University of Minnesota
MICaB Graduate Program
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Current Students

Shirdi Schmiel

Thesis Advisor: Dan Mueller

Year entered: 2011

Degrees received:
B.A., University of St. Thomas, St. Paul, MN, 2007

Honors and Awards:

  • 2nd place winner for the 3 Minute Thesis Competition (2016)
  • Best poster at the Robert Hebbel Research Day (2016)
  • American College of Rheumatology Workshop Travel Award (2016)
  • The American Association of Immunologists Travel Award (2016)
  • Diversity supplement: PO1AI035296 (2015-2017)
  • Immunology Training Grant (2013-2015)
  • FASEB MARC travel award (2012)

Thesis research:

Adenosine is a purine nucleoside that plays a role in various biological functions including immunological tolerance. Various studies have previously reported that activation of adenosine receptor 2a (A2aR) via agonists promotes tolerance in mouse models of autoimmunity by promoting T cell anergy. Using a mouse model of arthritis, our lab has investigated the role of upstream (CD73, 5'-nucleotidase) and downstream (adenosine receptor 2a) factors that regulate adenosine-mediated tolerance. Similar to previous studies, our preliminary data suggest that treatment with A2aR agonists protects against the development of severe autoimmune arthritis. However, protection against autoimmunity is not due to the induction of anergy, but rather a reduction in follicular helper T cells that subsequently reduced the number of class switched GPI-specific plasmablasts. I am currently focused on investigating the factors in this adenosine-mediated pathway that contribute to this alteration of T cell differentiation.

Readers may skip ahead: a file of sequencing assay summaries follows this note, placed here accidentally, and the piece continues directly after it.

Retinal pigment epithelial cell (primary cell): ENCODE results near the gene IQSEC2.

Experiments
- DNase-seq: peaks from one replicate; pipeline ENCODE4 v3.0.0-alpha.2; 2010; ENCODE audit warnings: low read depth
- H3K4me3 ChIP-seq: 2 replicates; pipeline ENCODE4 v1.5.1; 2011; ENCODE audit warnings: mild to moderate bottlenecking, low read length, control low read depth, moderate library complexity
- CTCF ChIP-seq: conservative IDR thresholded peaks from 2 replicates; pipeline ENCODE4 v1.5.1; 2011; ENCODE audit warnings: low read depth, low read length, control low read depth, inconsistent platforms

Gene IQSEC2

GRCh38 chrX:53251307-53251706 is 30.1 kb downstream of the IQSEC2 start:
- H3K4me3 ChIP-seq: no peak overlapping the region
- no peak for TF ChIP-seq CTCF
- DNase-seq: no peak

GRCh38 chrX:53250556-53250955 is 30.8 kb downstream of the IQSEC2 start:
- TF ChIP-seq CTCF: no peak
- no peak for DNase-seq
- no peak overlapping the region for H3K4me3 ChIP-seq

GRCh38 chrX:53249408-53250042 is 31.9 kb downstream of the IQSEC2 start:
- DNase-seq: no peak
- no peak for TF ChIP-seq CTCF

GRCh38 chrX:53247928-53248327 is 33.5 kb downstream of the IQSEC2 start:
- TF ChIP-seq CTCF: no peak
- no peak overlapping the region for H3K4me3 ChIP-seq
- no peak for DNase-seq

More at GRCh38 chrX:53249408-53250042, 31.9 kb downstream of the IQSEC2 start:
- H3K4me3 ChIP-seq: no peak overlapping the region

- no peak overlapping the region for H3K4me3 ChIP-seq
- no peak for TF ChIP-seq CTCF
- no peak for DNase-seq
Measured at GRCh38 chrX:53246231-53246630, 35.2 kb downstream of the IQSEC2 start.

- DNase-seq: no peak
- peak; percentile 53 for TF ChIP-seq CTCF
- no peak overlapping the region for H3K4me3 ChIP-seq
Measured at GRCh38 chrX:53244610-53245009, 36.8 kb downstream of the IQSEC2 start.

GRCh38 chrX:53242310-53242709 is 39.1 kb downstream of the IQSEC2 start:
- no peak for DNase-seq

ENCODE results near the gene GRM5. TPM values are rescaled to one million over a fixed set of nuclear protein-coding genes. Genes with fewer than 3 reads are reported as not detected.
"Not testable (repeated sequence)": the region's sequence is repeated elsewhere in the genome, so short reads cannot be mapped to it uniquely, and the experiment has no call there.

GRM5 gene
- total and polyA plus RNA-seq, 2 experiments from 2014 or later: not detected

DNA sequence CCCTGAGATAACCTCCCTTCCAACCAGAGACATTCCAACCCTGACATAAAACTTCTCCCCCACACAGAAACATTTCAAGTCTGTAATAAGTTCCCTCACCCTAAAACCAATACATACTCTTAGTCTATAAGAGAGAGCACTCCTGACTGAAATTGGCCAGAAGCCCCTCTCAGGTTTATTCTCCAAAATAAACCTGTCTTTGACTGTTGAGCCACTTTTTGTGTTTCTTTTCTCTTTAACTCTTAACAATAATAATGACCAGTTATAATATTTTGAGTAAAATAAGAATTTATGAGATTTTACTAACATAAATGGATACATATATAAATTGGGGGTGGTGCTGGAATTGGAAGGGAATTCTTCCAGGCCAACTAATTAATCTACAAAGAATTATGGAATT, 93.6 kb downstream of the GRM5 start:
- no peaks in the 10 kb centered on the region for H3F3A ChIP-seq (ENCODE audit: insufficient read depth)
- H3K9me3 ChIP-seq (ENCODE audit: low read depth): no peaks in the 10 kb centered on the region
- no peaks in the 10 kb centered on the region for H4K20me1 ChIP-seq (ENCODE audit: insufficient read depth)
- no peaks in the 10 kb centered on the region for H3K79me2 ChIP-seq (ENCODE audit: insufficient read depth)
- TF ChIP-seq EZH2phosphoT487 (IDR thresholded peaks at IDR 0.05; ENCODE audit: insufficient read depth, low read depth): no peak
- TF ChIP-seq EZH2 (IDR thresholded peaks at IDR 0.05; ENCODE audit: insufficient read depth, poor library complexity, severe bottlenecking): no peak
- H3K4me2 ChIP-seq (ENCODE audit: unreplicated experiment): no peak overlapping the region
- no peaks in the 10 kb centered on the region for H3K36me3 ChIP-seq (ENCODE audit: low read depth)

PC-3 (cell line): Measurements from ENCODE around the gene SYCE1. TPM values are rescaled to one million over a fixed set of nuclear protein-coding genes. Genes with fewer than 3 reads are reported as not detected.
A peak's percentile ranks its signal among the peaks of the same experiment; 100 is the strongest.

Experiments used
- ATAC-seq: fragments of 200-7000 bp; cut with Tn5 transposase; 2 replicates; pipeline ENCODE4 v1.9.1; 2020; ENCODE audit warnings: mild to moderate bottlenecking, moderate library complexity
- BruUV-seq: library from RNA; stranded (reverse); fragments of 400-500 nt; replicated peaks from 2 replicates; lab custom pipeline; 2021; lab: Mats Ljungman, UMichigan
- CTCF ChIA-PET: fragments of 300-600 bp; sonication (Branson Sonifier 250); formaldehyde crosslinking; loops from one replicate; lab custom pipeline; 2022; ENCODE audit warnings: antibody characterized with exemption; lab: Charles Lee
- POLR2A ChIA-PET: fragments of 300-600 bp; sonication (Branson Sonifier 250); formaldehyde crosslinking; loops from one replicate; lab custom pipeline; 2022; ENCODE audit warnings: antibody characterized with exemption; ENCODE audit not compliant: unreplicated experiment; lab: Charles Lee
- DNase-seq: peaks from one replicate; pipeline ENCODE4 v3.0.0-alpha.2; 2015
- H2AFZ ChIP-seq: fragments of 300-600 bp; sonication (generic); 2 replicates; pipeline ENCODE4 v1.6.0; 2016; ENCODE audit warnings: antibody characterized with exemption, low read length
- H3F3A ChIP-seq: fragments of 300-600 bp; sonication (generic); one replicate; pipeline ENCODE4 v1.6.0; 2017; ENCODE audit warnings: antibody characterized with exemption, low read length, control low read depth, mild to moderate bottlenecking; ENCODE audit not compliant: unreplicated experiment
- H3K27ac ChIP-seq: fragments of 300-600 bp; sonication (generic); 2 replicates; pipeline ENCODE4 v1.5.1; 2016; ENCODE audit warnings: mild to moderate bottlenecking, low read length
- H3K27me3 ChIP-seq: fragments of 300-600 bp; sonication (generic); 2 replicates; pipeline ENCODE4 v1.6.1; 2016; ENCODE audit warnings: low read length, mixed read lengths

• Kalekar LK, Schmiel SE, Nandiwada SL, Lam WY, Barsness LO, Zhang N, Stritesky GL, Malhotra D, Pauken KE, Linehan JL, O'Sullivan MG, Fife BF, Hogquist KA, Jenkins MK & Mueller DL. 2016. CD4+ T cell anergy prevents autoimmunity and generates regulatory T cell precursors. Nature Immunology